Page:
Marine Biology

, Volume 156, Issue 2, pp 97–106 | Cite as

Hydrostatic pressure-induced apoptosis on nauplii of Calanus sinicus

  • Tomoko YoshikiEmail author
  • Banri Yamanoha
  • Tomohiko Kikuchi
  • Akio Shimizu
  • Tatsuki Toda
Original Paper


The effect of hydrostatic pressure on embryonic development of the calanoid copepod Calanus sinicus was studied. Differences of pressure effect among blastomere stages, 1-cell, 2-cell, 4-cell, 8-cell, 16-cell, blastula and limb-bud stage, were examined under two pressurizing conditions, abruptly (10 atm/min) and gradually (0.1 atm/min) increasing. Egg hatching success, deformity frequency and apoptotic cell degradation of hatched nauplii were examined. Egg hatching success rate was not significantly different between blastomere stages, and also between pressurizing conditions. Deformity frequencies of hatched nauplii were low in the early 1-cell and 2-cell stages, and high in the later blastula and limb-bud stages, in both abrupt and gradual pressurizing conditions. On the other hand, in regard to difference in pressurizing conditions, deformity frequency in gradual pressurizing was significantly higher than that in abrupt pressurizing rate. Gradual pressure increase seems to be more harmful to C. sinicus eggs than abrupt pressure change. Apoptosis induced in nauplii by hydrostatic pressure was detected for the first time in marine zooplankton. The embryos of C. sinicus are sensitive to pressure variations, that is, these embryos are supposed to sink to deeper waters, incurring greater risk of having deformities. In the field, C. sinicus ascend to the surface and spawn at night. By looking from this upward behavior, eggs are spawned at lower pressure and warmer temperature. Probably, the harmless low pressure and warm temperature lead eggs to hatch early and to recruit successfully.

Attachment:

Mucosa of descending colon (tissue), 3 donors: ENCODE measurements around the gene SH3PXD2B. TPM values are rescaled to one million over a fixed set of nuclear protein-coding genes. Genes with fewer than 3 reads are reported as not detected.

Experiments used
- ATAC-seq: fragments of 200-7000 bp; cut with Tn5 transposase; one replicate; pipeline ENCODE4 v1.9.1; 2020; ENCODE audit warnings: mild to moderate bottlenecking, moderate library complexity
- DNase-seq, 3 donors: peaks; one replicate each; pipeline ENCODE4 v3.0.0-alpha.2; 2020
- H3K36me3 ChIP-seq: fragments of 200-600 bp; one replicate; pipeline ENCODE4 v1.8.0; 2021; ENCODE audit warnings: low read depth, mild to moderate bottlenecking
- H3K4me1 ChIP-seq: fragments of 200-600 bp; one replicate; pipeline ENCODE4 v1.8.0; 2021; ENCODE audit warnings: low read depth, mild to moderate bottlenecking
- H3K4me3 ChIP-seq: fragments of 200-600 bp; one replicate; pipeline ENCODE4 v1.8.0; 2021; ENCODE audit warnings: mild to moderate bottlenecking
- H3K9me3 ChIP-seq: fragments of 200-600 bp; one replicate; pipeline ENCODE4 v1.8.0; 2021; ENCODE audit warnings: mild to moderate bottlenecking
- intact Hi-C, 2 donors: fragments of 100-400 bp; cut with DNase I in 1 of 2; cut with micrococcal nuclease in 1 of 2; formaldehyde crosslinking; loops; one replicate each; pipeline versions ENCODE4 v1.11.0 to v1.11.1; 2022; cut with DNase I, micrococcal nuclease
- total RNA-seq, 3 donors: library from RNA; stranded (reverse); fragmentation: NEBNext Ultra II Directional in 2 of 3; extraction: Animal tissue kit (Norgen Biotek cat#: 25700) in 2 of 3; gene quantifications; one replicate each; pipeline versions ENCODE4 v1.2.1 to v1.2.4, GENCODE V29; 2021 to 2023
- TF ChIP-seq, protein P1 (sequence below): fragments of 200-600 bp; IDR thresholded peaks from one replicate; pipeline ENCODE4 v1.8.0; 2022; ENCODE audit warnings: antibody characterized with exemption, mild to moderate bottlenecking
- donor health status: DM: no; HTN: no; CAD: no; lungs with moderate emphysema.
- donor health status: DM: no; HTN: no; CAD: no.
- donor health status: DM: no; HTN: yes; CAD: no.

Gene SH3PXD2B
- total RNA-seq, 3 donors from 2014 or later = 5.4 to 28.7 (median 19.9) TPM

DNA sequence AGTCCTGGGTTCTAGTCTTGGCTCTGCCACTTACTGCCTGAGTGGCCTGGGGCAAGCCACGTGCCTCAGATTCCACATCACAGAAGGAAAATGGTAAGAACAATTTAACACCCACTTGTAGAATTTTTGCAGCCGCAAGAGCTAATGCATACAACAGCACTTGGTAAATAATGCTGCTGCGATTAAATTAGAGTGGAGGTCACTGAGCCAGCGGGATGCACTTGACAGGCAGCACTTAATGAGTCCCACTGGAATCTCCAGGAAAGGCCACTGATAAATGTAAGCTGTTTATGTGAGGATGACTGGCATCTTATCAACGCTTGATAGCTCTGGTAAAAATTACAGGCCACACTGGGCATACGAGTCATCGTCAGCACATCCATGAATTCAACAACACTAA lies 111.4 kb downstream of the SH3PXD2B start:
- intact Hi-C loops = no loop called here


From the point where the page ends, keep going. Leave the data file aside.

Hydrostatic Pressure Propidium Iodide Unsaturated Aldehyde Blastula Stage Gradual Pressure 
These keywords were added by machine and not by the authors. This process is experimental and the keywords may be updated as the learning algorithm improves.



We thank Dr. T. Yoshida, University Kebangsaan Malaysia, and Dr. H. Miyaguchi and Ms. S. P. Kok, Soka Univerisity, for their valuable suggestions that improved the article. Our gratitude is extended to Prof. S. Taguchi, Drs. N. Nagao and Y. Onoue, Soka University, for their helpful comments in this manuscript. We are also indebted to Mr. Y. Asakura and the crew of the R. V. “Tachibana”, Manazuru Marine Laboratory for Science Education, Yokohama National University, for their support in collecting samples. This research was partially funded by the University joint Research Project for Private Universities: matching fund subsidy from MEXT (Ministry of Education, Culture Sports, Science and Technology), 2004–2008.


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Copyright information

© Springer-Verlag 2008

Authors and Affiliations

  • Tomoko Yoshiki
    • 1
    Email author
  • Banri Yamanoha
    • 1
  • Tomohiko Kikuchi
    • 2
  • Akio Shimizu
    • 1
  • Tatsuki Toda
    • 1
  1. 1.Department of Environmental Engineering for Symbiosis, Faculty of EngineeringSoka UniversityTokyoJapan
  2. 2.Department of Hydrographic Science, Faculty of Education and Human ScienceYokohama National UniversityYokohamaJapan

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